When I was a kid, body image conversations always surrounded eating disorders and the pressure to be skinny. However, in my community, there is more pressure to be shapely and curvy. “Brick House” and “Baby Got Back” encompass the standard of beauty where I’m from. This does not necessarily mean “plus-size”, but rather to have a bigger chest, wider hips, and a larger butt. I, as member of the fictional Average Bodies Matter movement, have never really been in the curvy community. And to be completely transparent, I struggle with that from time to time. I’m human – everyone wants to be considered attractive to their peers to an extent. No one is exempt from that desire and if they claim to be, they are probably lying to you or themselves.
Recently, I watched an interview with the female rapper Cardi B. Cardi B started out as a stripper and propelled herself to music success this year by making hit, after hit, after hit (all of which I lost my voice while screaming their lyrics over the holiday). In this particular interview, she talked about her black market butt injections or “a$$ shots” in common vernacular. She chose to get them instead of the traditional Brazilian Butt Lift because she was not a viable candidate due to her lack of midsection fat. Cardi B seems to enjoy her body modifications and is happy with them. However, there are other unfavorable accounts in the media from women with those types of butt injections. In the Netflix remake of Spike Lee’s She’s Gotta Have It, one of the characters is shown having the painful procedure in a dimly lit motel room. As a result of being overfilled, her butt literally imploded after receiving her injections. K. Michelle, a reality star from Love and Hip-Hop Atlanta, recently did an interview expressing regret for her butt injections and her plans to get them removed. She explained that the injections made her behind so big that her legs were unable to carry its new weight.
Plastic surgery is complicated. It is not typically covered by insurance. This makes even legal operations very expensive. A Brazilian Butt Lift can cost anywhere between $2,400 and $10,500 without insurance. This adds to the allure of black market butt injections. Though black market butt injection pricing is hard to track, it is generally understood to be much cheaper than traditional methods. And of course the primary benefit is that a person achieves their desired appearance. However, the price can be extremely high. Sometimes, the “surgeons” claim to have licensure that they do not have. Other times, the procedure is done by a some form of a licensed physician but the procedure itself is illegal. Either way, there is no sustainable accountability on the front end for the operation. No hospital, no ethics committee, and no advocacy. It is also extremely dangerous. Many of the accounts given in the source section of this recount how individuals suffered from extreme pain, infections, damaged nerves, and even death after receiving the injections. For example, in 2017, Meisha Santiago, was arrested for murder after one of her patients died from being administered illegal silicone butt injections. Other patients of Santiago’s, including many transgender women, said that the surgery left them constantly in pain, ill, and in need of hospitalization. One transgender woman said that the procedure almost led to the loss of her leg.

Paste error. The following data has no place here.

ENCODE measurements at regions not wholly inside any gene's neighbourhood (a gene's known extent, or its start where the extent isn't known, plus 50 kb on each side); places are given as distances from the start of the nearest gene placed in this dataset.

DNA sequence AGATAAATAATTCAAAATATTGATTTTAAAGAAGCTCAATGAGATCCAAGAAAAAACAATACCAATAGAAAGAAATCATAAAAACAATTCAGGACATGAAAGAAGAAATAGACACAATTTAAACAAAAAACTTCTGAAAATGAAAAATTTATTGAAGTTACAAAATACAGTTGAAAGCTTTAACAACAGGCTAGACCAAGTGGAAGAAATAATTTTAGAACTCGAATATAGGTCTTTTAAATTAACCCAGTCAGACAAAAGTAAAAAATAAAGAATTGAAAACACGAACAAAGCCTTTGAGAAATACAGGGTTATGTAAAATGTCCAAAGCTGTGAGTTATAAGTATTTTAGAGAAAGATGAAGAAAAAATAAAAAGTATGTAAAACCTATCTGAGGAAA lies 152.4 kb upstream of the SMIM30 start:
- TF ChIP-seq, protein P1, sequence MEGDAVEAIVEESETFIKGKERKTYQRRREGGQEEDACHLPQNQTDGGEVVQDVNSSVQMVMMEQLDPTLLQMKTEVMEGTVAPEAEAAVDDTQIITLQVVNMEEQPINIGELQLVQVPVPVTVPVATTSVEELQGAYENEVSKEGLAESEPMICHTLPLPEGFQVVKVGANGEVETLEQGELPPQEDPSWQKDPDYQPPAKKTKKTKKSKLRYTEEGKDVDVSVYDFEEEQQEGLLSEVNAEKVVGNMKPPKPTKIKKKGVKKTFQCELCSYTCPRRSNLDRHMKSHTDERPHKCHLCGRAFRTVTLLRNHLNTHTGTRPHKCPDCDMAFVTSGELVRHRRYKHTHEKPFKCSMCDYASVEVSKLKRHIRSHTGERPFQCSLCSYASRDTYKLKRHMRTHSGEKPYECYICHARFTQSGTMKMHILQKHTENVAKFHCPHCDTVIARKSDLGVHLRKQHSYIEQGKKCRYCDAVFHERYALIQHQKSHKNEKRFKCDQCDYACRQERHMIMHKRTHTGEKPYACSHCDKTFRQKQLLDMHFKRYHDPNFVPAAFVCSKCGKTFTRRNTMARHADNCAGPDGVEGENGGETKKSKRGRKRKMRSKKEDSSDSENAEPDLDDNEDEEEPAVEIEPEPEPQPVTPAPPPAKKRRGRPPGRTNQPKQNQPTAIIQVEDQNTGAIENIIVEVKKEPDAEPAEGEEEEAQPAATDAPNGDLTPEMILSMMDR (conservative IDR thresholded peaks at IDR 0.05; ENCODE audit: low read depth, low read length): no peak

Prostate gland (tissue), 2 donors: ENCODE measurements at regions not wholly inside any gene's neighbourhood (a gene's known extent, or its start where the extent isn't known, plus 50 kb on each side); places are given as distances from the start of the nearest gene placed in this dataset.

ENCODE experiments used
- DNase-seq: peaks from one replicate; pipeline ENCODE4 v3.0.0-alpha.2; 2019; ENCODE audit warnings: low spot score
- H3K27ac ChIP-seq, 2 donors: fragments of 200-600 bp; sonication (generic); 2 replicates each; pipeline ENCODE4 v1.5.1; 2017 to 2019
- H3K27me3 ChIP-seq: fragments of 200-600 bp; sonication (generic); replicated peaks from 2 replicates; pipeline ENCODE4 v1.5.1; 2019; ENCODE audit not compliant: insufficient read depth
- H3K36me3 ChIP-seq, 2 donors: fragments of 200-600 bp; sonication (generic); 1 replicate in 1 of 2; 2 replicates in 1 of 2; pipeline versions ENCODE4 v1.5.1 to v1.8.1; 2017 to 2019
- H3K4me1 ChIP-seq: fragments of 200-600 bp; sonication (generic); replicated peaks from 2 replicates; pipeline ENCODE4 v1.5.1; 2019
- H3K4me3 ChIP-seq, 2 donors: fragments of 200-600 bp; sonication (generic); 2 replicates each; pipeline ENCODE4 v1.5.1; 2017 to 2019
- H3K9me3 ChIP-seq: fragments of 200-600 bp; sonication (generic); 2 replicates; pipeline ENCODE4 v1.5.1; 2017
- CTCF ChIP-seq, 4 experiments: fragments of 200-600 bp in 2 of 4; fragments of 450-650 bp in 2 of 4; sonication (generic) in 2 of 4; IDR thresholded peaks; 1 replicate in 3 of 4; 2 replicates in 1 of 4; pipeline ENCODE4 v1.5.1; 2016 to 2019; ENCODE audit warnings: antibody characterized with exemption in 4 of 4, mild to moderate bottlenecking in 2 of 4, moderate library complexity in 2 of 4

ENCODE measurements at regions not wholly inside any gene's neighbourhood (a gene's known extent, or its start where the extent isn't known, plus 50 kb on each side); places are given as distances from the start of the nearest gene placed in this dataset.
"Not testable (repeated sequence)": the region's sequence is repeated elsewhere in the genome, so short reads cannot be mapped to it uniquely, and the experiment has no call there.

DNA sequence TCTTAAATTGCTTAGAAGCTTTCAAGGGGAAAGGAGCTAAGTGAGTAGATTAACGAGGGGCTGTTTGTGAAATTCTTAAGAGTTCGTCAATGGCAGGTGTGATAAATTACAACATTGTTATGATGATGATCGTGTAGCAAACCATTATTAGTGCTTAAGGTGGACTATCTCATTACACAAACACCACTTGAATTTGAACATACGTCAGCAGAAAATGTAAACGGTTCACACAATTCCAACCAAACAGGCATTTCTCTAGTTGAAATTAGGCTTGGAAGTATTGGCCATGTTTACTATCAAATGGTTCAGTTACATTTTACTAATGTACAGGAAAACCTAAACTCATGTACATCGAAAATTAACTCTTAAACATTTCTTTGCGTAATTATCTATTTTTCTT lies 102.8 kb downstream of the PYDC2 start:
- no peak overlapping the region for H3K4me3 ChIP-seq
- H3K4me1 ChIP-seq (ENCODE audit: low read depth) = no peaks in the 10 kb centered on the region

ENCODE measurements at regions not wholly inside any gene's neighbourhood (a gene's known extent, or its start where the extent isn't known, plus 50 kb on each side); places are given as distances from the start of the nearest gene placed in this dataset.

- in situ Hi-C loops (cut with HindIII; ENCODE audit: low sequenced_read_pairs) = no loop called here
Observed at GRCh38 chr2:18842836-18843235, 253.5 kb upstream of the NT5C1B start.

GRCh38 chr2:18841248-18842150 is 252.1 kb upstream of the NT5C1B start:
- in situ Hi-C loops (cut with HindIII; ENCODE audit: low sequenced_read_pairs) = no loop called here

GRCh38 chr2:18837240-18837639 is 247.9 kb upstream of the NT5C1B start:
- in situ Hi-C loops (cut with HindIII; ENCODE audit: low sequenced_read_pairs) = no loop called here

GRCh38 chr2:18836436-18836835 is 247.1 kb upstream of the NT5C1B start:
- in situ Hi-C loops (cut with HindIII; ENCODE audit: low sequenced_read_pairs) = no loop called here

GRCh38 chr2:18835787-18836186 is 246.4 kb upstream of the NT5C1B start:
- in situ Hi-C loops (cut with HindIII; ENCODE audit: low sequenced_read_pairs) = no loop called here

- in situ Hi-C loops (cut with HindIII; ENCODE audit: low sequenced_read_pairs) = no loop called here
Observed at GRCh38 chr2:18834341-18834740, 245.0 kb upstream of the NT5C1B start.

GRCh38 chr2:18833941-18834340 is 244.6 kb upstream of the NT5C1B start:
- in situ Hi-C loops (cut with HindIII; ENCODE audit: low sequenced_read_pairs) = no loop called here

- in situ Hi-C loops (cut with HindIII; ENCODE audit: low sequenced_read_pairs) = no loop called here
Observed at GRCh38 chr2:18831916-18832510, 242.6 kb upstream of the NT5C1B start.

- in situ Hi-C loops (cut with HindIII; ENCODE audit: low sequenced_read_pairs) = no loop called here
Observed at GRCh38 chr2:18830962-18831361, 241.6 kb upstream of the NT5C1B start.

This post isn’t about surgery shaming. It is a person’s choice as to whether they will alter their body. But as a black bioethicist who cares about black health issues, I feel obligated to take a side on this issue. We all know the social (and in many cases – financial) benefits of perceived beauty. Many of us also know how it feels to be considered “less than” because of your appearance. And if anyone has taken an Uber Pool, we all know the allure of taking a cheaper option even if there are consequences. I want to implore you – do NOT get black market butt injections. The consequences can be extremely grave. We do not know how much physical pain celebrities experience on a day to day basis. Therefore, their appearance on social media cannot be the metric used to measure or justify this procedure. The Neighborhood Bioethicist and it’s supporters always advocate for knowing as much about your care as possible (here and here). In most of these black market surgeries, no one really knows what is in the cocktail the practitioners use for the injections. Silicone, liquid cement, and super glue are just some the known ingredients. Your appearance is not worth that type of risk. You deserve not only effective medical care, but safe medical care as well.
The Neighborhood Bioethicist
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